It’s inauguration day: duck and cover

The TSTA building, only a couple of blocks from the Capitol, shook a bit when the National Guard’s cannons were fired this morning during the inaugural ceremony. I assured one of my colleagues we weren’t under attack, at least not from the National Guard. It was merely the traditional 19gun salute afforded Gov. Perry to commemorate the beginning of his umpteenth term.

Besides, the guns, even if they were pointed in our direction, were firing blanks. Unfortunately, as far as the public schools and school teachers were concerned, so was Perry’s inaugural speech. In four and onehalf pages (doublespaced) of text, the governor devoted one sentence to anything that could be construed as public education.

It was, “We must continue investing in our people, developing young minds, grooming and attracting the best and brightest in the fields of science and medicine, giving individuals the tools and the freedom to prosper.”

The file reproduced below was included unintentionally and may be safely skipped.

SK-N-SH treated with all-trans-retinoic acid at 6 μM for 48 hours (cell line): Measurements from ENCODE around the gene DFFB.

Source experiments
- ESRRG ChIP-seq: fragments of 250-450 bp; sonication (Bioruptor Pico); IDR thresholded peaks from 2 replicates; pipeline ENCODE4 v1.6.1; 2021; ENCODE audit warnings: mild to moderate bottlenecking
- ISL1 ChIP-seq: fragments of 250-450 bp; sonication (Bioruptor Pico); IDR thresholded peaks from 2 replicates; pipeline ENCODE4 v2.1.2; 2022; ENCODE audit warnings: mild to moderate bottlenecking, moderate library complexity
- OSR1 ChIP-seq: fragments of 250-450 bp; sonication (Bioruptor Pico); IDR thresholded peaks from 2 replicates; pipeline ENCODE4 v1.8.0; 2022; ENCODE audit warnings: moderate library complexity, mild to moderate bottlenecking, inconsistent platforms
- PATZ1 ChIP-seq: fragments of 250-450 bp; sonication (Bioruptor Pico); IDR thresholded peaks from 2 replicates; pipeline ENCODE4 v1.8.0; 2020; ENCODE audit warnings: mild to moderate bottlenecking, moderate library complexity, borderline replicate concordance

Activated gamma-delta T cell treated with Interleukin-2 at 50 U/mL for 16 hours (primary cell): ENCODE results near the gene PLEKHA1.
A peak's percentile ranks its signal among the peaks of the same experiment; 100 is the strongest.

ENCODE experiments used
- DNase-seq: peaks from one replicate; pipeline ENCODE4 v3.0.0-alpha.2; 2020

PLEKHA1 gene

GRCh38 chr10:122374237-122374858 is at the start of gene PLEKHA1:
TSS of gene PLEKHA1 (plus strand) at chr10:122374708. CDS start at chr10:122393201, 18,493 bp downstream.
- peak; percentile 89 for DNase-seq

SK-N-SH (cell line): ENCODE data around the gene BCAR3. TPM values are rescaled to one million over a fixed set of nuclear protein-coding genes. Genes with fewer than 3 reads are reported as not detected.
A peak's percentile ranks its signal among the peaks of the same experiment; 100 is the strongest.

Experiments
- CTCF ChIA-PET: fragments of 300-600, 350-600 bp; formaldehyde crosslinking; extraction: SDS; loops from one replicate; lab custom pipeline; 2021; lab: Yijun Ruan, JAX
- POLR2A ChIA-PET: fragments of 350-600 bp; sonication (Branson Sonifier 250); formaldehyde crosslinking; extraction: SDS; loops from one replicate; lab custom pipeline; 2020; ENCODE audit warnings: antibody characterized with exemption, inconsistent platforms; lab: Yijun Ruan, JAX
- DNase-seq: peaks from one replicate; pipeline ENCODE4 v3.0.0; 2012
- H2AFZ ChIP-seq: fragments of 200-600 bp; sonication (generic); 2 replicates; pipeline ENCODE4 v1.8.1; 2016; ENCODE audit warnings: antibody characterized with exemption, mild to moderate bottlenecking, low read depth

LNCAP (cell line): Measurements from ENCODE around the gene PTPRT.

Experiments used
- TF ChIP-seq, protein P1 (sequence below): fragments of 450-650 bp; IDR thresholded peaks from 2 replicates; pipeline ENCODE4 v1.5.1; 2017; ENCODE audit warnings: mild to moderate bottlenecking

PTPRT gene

Wow. That line almost set the podium afire.

Predictably, Perry spent many more sentences bashing the policymakers in Washington, vowing to cut spending and predicting a miraculous (if would have to be) new century of historic success for our state.

An inaugural address is supposed to be thematic, laying out an officeholder’s priorities in broad strokes. If so, education is very low on the governor’s agenda. Indeed. Maybe those big guns were pointed at us, and maybe the loud boombooms were a notsosubtle message.

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